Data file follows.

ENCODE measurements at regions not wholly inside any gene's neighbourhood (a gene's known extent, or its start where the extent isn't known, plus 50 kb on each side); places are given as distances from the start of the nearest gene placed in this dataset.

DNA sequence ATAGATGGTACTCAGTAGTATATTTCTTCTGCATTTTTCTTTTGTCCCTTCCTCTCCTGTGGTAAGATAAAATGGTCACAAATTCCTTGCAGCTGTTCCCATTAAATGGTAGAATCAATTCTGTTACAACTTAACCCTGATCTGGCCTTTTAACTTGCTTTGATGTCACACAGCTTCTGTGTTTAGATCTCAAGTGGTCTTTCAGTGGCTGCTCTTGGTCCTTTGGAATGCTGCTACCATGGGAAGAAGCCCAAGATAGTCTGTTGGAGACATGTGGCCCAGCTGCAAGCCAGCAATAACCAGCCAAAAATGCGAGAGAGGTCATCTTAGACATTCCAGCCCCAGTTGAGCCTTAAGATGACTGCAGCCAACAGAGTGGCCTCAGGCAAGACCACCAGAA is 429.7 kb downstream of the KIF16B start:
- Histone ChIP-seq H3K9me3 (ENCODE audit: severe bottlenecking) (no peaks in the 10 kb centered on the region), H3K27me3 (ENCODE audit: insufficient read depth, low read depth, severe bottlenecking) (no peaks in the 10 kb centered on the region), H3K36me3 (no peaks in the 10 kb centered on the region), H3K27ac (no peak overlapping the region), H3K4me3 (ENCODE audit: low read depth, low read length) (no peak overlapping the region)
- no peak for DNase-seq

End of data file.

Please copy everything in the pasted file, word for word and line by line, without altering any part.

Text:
ENCODE measurements at regions not wholly inside any gene's neighbourhood (a gene's known extent, or its start where the extent isn't known, plus 50 kb on each side); places are given as distances from the start of the nearest gene placed in this dataset.

DNA sequence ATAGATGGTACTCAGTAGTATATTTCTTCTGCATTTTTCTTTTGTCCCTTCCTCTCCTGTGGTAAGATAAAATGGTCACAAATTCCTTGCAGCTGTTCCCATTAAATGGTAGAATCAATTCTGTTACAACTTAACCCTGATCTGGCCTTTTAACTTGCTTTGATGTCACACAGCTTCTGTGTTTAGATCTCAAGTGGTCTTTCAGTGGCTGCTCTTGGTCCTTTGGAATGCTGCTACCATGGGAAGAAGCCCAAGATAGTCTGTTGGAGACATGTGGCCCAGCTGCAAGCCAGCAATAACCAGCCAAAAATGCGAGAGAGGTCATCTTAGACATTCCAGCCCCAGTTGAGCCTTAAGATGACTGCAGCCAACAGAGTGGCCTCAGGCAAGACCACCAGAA is 429.7 kb downstream of the KIF16B start:
- Histone ChIP-seq H3K9me3 (ENCODE audit: severe bottlenecking) (no peaks in the 10 kb centered on the region), H3K27me3 (ENCODE audit: insufficient read depth, low read depth, severe bottlenecking) (no peaks in the 10 kb centered on the region), H3K36me3 (no peaks in the 10 kb centered on the region), H3K27ac (no peak overlapping the region), H3K4me3 (ENCODE audit: low read depth, low read length) (no peak overlapping the region)
- no peak for DNase-seq